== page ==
Alcohol And Your Oral Health: What You Need to Know

alcohol and your oral health

We all know that drinking alcohol can have negative effects on our general health, but what about our oral health? Surprisingly, alcohol can actually have a pretty big impact on our teeth and gums. In fact, did you know that drinking too much can actually damage your teeth and gums? It’s important to be aware of the risks associated with excessive drinking so that you can make informed decisions about how much alcohol is safe for you to consume.  In this blog post, we will define what constitutes moderate and excessive drinking. We’ll also discuss the effects of both moderate and excessive drinking on oral health, so you can make informed decisions about how much you drink.

First things first, we must define the difference between moderate and excessive drinking.  For a woman, moderate drinking is defined as having no more than one drink per day. Excessive drinking for a woman is considered to have eight drinks or more in a week. A man has slightly higher limits; moderate drinking for a man would be having two drinks per day, while excessive drinking would be consuming 15 drinks or more per week. Now that we can understand what constitutes as moderate and excessive, let’s discuss how this impacts your oral health.


Moderate alcohol consumption has been shown to have positive benefits on a person’s overall health; however, it is also associated with an increased risk of tooth decay and cavities. Though it may be enjoyed in moderation, alcohol can have some pretty serious effects on your oral health. These include:

Tooth Decay and Cavities:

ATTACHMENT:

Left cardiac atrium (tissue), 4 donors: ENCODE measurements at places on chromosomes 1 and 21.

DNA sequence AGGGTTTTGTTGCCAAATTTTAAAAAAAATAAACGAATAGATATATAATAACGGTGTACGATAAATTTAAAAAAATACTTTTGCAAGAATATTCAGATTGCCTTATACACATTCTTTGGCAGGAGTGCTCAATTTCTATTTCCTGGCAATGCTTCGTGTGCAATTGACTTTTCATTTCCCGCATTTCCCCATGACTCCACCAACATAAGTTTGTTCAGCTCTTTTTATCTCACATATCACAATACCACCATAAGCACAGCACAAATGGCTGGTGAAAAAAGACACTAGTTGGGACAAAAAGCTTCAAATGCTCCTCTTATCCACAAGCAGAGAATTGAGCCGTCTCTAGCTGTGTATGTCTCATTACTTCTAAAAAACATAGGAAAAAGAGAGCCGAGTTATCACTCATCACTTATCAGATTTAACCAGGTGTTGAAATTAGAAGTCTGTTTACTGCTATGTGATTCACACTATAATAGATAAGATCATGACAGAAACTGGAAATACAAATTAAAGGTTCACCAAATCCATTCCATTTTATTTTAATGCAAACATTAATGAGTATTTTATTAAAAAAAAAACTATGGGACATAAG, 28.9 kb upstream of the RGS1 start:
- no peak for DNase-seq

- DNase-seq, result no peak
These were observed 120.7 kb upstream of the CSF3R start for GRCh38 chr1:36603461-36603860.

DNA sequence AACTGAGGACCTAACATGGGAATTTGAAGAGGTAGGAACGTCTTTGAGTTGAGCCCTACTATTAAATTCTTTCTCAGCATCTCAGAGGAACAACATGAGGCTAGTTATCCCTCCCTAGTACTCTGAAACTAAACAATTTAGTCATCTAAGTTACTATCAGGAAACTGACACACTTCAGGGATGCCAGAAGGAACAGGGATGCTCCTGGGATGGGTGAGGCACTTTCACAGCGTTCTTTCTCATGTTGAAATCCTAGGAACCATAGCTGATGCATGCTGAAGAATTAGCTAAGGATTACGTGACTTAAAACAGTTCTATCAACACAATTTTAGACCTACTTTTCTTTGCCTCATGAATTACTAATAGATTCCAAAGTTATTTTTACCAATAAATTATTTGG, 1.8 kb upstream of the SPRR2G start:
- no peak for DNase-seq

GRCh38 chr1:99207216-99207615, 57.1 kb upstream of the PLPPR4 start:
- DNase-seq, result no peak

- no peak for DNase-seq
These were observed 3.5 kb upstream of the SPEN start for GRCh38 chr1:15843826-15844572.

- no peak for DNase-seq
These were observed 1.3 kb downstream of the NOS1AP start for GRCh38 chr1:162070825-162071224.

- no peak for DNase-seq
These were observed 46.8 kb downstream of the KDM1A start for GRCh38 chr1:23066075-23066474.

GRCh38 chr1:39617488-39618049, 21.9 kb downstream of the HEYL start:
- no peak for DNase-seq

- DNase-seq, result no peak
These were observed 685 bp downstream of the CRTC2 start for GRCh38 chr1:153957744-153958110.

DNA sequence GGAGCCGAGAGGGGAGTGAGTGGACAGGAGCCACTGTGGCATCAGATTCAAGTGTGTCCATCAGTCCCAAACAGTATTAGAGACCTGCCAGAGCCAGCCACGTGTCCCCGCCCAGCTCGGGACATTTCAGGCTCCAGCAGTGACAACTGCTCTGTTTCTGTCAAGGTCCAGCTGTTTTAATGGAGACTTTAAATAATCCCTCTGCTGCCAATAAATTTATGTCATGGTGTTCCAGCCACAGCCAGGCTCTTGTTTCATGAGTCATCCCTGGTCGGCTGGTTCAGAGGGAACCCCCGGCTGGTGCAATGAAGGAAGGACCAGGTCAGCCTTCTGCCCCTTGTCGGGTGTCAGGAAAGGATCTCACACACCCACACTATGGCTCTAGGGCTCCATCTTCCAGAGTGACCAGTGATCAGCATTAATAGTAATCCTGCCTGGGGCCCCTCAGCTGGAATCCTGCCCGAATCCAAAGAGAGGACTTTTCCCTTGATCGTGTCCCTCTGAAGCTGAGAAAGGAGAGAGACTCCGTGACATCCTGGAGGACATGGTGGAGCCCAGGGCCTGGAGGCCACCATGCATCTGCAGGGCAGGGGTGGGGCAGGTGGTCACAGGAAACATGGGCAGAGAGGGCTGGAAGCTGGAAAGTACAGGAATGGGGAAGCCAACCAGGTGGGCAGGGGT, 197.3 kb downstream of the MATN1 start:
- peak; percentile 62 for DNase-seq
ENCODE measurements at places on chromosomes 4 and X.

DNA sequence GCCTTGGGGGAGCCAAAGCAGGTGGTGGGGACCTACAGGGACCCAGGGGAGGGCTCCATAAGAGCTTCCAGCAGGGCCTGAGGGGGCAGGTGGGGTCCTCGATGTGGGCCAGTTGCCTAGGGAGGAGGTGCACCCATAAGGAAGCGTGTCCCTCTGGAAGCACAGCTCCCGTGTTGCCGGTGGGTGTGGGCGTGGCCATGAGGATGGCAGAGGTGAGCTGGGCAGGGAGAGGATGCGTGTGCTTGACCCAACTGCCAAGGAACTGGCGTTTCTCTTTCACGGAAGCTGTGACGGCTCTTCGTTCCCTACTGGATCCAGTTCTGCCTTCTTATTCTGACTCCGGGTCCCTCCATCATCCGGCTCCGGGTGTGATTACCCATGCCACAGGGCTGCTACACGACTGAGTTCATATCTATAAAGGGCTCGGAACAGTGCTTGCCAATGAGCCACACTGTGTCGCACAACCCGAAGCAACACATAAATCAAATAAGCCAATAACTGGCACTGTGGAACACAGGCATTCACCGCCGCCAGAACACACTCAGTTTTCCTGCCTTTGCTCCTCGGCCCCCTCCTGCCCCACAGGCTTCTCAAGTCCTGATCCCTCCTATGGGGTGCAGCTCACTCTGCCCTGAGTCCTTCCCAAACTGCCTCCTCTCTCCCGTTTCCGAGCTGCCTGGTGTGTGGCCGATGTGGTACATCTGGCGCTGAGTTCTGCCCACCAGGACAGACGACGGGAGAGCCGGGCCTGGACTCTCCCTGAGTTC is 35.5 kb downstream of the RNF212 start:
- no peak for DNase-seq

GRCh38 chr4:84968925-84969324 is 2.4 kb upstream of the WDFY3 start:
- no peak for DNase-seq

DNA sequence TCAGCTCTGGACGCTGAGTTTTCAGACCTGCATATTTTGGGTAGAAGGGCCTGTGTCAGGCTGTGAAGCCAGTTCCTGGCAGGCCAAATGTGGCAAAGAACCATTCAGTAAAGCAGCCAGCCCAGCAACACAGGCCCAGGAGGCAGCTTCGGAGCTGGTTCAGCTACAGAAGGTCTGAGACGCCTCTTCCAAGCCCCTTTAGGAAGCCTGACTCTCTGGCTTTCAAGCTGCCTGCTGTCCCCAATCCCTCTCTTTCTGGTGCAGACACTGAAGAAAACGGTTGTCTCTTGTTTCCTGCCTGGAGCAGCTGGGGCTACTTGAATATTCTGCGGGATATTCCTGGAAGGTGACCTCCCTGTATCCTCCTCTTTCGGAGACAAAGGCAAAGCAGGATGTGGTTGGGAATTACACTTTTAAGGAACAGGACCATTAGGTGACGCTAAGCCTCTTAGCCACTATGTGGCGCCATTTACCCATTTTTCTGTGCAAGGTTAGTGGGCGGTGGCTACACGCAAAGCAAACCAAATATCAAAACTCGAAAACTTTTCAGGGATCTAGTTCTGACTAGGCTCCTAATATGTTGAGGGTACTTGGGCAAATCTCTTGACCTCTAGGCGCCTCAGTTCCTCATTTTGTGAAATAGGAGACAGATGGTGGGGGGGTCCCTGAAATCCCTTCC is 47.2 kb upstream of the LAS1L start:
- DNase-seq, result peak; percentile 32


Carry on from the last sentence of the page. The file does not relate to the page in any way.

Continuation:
One of the most common effects of alcohol consumption is tooth decay and cavities. This is because alcohol breaks down into sugars, which feed bad bacteria and produce acids that damage the tooth enamel. The more bad bacteria in your mouth,  the more damage done to the enamel, and the higher your chances are of getting cavities.

Dry Mouth:

Alcohol consumption can cause dry mouth and dehydration, which is a big issue for oral health since saliva helps keep teeth clean and fights tooth decay. Dry mouth also leads to bad breath because there is excess bacteria that cause odor and plaque buildup on teeth- making them more vulnerable to decay (cavity formation).

Gum Disease:

Gum disease is another common effect of alcohol consumption. Gum disease is an infection that causes inflammation in your gums and can lead to tooth loss if not treated properly. This is partially because alcohol causes more plaque to form. A recent study also found that people who drink alcohol have more “bad” bacteria and less “good” bacteria. Both of these factors drastically increase the risk of gum disease.

So there you have it! Now you know how alcohol affects your oral health and what constitutes moderate or excessive drinking. Remember, moderation is key when it comes to drinking alcohol. However, it is also important to practice good oral hygiene such as  brushing and flossing regularly, and seeing your dentist for check-ups twice a year.

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Dr. Admar holds dual certificates — a Bachelor of Dental Surgery (BDS) in 2010 from India and a Doctor of Dental Surgery (DDS) in 2014 from Canada. He is now a full time practicing dentist in Kamloops where he provides a variety of services, including emergency dentistry. Dr. Admar spends hundreds of hours in continued dental education to stay up to date in cosmetic and implant dentistry and he has achieved several advanced qualifications.

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